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Questions re: ThatGuy's pressure bleeder.

Guest Anonymous

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Guest Anonymous

I have used a commercially available vacuum bleeder (that draws fluid from the bleeders) but it is time consuming to setup so I typically use a volunteers right foot. Your pressure bleeder made me think about going that route. If the picture of the pressure bleeder http://www.bmw2002faq.com/component/option,com_forum/Itemid,57/page,download/id,26562/ is the one you constructed? A few questions:

Where did you get the cap, and could you not have used a stock plastic cap?

If the pressure source is on its side, does that mean the you only use air in the tank and just keep topping up or refilling the small brake fluid reservoir?

Somewhere I have a small hand pump (MightyVac?) I also have a number of fishtank (style) airpumps that are stepped down to 12 volts so I could use the car's battery? Could I not just use these pressure sources to force the fluid from the reservoir, OR must I have an external source of brake fluid (like the tank depicted in your picture).

Thank you in advance.

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Guest Anonymous

Appreciate the quick feedback. I have several pressurized sprayers around that would seem suffice including a 1.59 Quart unit. (1500ML) I was thinking out loud that having to open several tins of brake fluid (1 -2 liters as suggested) seems wasteful if there is only one caliper to bleed or one wheel cylinder on a routinely bled system. That is why I asked if one could use just the fluid in the brake fluid reservoir with the pressure unit dry.

I am well aware that you could easily empty the reservoir, if not careful. But, will it work? Or, even better, does it work with an empty, albeit pressurized container? Asked in another way, if I take a long hose/tube and attach it to my hand vacuum pump, could I not control the whole bleeding process by just pressurizing the small reservoir, with the hand pump? This seems less wasteful although a little more time consuming in that I would have to repeatedly check the reservoir to insure it does not run dry.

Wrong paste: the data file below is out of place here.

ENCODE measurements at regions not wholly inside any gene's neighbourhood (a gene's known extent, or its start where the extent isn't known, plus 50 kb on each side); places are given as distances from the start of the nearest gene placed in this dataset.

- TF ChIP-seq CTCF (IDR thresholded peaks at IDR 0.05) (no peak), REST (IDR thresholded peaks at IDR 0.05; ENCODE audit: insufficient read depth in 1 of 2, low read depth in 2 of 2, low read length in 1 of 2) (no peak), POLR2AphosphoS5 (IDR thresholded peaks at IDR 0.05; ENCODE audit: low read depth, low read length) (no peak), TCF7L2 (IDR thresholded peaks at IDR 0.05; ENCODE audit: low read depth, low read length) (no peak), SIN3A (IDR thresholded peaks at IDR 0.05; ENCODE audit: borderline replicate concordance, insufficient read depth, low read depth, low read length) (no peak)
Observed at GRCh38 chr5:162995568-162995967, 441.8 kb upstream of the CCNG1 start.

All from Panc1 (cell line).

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There is no magic to the reservoir pressure bleeder, just a shitload of fluid force fed into the system. Your method should work fine as long as you

1. Keep the system topped up

2. Seal the top WELL so you don't bleed your pressure out. It's really a small amount of pressure to bleed very effectively (I used about 10 psi)

The hassle with your method would only be taking off the pressure cap to refill. With a small amount of bleed necessary, there is no reason it won't work. Let us know

'74 2002


Ambulatory on 2/4/9!!!

Now the hard shit begins

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I used a stock brake cap to make a pressure bleeder & just pushed some 1/4" rubber air tubing like used for fish tanks through the center of the cap.

I push the other end of the 1/4" hose over a small tip air nozzle, pop a hose clamp around the button on the air nozzle to hold it on, & set my air compressor regulator down to 10 to 20 lbs, works great.

2002 owner since 1980

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Basically what everyone else said.

The garden sprayer just provides air pressure, it does not supply the fluid.

I put an air hose quick connect so I could leave the sprayer pressurized and still be able to disconnect and refill the fluid reservoir. As opposed to pumping it up every time.

The cap is from ultimategarage.com and was $15. the fittings and the gauge were in my barn.

I tried 10, 15, and 20 psi. It didn't go any quicker at higher pressures but the hoses between the reservoir and the m/c started to leak above 15psi.


71, flat black

Beat to fit, paint to match.

Do what you love and you'll never work a day in your life.

"Some people spend a lifetime wondering if they made a difference, Marines don't have that problem" - Ronald Reagan

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